Ian Murray MP for Edinburgh South has confirmed the worst kept secret in town this morning. He is standing for election as deputy leader of the Labour Party.
He says Labour must change and become a ‘credible alternative government of the future, not a protest movement of the past’.
When he was elected in December he was not yet aware that he would be the only Labour MP in Scotland once again, or that Jeremy Corbyn would step down as leader. But he knew then that he had won his seat with a majority of over 11,000 votes.
Ian Murray was brought up in Wester Hailes by his mother alone after his dad died suddenly at the age of 39. He worked in a fish and chip shop before going to University of Edinburgh where he studied social policy and law. He then worked for Royal Blind and Scottish Equitable, ran music festivals and ran two bars in Edinburgh. He was first elected as a councillor then an MP in 2010.
He served as Shadow Scottish Secretary from 2015 to 2016. Last year he helped to lead the campaign for a People’s Vote and was at the forefront of some of the Brexit court actions. He campaigned for Scotland to remain in the UK as well as in Europe.
A lifelong Hearts supporter he was chair of Foundation of Hearts which saved the club from extinction.
Reasons for standing
Labour deputy leadership candidate Ian Murray MP said: “I’m standing to be deputy leader of the Labour Party because I want to help us win power to transform lives.
“Growing up on the Wester Hailes council estate in Edinburgh, the Tory Government believed families like ours didn’t deserve support. But my mum and my teachers told me and my brother there was nothing we couldn’t achieve.
“I want that hope and aspiration for every child. That’s what the Labour Party can deliver when it’s in power.
“The architects of the party’s catastrophic failure in 2019 cannot be allowed to be the architects of the response.
“The next leadership team must turn us into an election-winning machine that uses the skills and talents of all our members and supporters to succeed.
“To win again we will need to beat the odds, and I know how to win by building broad coalitions of support.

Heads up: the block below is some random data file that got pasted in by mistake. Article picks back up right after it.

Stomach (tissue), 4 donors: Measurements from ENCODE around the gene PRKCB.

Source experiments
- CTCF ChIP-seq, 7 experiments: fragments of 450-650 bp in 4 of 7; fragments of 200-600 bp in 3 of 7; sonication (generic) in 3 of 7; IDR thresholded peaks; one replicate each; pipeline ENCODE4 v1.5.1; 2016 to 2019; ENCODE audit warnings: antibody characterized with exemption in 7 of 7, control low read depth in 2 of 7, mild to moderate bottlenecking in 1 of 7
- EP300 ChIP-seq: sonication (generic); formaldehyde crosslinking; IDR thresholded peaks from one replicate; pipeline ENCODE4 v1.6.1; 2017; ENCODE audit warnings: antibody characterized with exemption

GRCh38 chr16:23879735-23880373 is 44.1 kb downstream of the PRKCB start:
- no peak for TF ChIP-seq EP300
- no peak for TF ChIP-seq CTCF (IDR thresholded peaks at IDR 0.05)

“The Labour Party must change. We must be honest with ourselves so we can be honest with the voters.
“Looking to the past will only prolong our years in the wilderness and put our country at risk.
“We must become a credible alternative government of the future, not a protest movement of the past.
“That’s how we lift millions of children, families, and pensioners out of poverty again.”
Ian outlined four ways to turn Labour into an election-winning machine.
He said: “We must listen to and reconnect with voters in the seats we lost, as well as those who abandoned us in the seats we hold. We must also listen to those in seats we will never win and build our response from there.
“With Scotland’s voice at the top of the party we can send a strong message that we are listening to all the nations and regions, and that the entire party can learn from Scotland where populist nationalism had its first victory in the UK.
“Second, we must be clear about where we stand on the key issues of the day.
“Voters don’t want politicians to agree with them all the time – they want us to have the debate and try to convince them.
“On the major constitutional issues of our time – Scottish independence and Brexit – we must be clear with people where we stand. We should always be a pro-EU and pro-UK party because it is not just in the national interest, but part of our values. We must show leadership and strength to make and win those arguments.
“Third, we must reform our organisation. As deputy leader I would launch a review of our organisation – working alongside members and party staff – to understand the mistakes that were made and how we can fix them for the future. The current party organisation should not be changed until the new leadership team is in place.
“Finally, we need an open and inclusive policy process to lead us to Labour’s next manifesto.
“I believe Labour can win again, but we will only turn this round if we don’t dwell on the past and instead look to the future.”